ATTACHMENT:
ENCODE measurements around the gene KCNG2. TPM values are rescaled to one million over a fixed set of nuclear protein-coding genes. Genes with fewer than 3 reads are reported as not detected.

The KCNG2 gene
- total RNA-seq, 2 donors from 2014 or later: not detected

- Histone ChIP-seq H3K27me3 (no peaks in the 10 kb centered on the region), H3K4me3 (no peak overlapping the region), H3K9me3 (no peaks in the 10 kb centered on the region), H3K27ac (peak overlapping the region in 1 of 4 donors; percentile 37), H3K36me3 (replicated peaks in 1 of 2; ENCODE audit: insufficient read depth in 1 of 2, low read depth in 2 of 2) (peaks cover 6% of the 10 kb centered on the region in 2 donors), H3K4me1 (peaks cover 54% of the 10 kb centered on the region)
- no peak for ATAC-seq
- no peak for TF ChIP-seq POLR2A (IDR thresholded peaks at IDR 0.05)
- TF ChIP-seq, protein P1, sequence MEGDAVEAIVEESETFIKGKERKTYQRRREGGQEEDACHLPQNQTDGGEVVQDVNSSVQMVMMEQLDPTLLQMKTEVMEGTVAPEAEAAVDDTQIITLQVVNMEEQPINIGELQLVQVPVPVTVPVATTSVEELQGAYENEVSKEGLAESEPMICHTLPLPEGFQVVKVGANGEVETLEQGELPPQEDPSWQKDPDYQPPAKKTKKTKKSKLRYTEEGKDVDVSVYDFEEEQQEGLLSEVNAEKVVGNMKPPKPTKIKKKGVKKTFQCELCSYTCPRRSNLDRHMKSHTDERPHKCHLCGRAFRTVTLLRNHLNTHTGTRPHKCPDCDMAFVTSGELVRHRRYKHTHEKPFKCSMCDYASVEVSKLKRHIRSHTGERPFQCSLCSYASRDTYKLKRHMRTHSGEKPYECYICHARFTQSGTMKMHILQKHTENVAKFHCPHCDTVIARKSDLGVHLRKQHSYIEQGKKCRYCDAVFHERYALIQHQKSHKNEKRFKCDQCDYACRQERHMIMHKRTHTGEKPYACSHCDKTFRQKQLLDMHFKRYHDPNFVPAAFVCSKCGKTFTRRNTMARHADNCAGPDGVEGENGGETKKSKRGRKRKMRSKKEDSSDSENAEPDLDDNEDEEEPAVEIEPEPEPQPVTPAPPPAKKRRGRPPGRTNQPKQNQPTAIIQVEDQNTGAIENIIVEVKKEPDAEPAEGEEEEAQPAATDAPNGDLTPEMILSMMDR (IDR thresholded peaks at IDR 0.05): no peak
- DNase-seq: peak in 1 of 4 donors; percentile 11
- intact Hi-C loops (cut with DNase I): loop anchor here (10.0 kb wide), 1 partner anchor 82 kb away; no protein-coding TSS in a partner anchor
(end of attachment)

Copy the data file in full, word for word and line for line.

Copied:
ENCODE measurements around the gene KCNG2. TPM values are rescaled to one million over a fixed set of nuclear protein-coding genes. Genes with fewer than 3 reads are reported as not detected.

The KCNG2 gene
- total RNA-seq, 2 donors from 2014 or later: not detected

- Histone ChIP-seq H3K27me3 (no peaks in the 10 kb centered on the region), H3K4me3 (no peak overlapping the region), H3K9me3 (no peaks in the 10 kb centered on the region), H3K27ac (peak overlapping the region in 1 of 4 donors; percentile 37), H3K36me3 (replicated peaks in 1 of 2; ENCODE audit: insufficient read depth in 1 of 2, low read depth in 2 of 2) (peaks cover 6% of the 10 kb centered on the region in 2 donors), H3K4me1 (peaks cover 54% of the 10 kb centered on the region)
- no peak for ATAC-seq
- no peak for TF ChIP-seq POLR2A (IDR thresholded peaks at IDR 0.05)
- TF ChIP-seq, protein P1, sequence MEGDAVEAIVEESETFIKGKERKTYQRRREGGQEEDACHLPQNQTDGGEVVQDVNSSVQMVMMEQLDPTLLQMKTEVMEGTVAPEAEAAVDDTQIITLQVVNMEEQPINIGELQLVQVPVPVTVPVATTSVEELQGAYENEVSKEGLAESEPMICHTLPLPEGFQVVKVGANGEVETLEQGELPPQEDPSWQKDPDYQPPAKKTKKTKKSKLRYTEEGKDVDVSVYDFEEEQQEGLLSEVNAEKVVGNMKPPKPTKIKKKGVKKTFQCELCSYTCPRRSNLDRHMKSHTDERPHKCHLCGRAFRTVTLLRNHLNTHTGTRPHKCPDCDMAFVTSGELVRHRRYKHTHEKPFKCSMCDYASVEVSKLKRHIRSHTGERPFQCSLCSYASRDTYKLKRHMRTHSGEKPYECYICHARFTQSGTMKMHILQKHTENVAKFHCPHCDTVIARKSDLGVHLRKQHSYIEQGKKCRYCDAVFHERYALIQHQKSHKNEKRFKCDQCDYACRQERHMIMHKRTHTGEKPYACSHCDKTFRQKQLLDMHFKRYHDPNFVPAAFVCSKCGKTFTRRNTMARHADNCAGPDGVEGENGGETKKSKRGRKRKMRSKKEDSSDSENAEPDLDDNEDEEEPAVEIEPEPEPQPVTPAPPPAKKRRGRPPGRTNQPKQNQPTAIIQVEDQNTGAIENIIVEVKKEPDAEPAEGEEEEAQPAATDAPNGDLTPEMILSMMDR (IDR thresholded peaks at IDR 0.05): no peak
- DNase-seq: peak in 1 of 4 donors; percentile 11
- intact Hi-C loops (cut with DNase I): loop anchor here (10.0 kb wide), 1 partner anchor 82 kb away; no protein-coding TSS in a partner anchor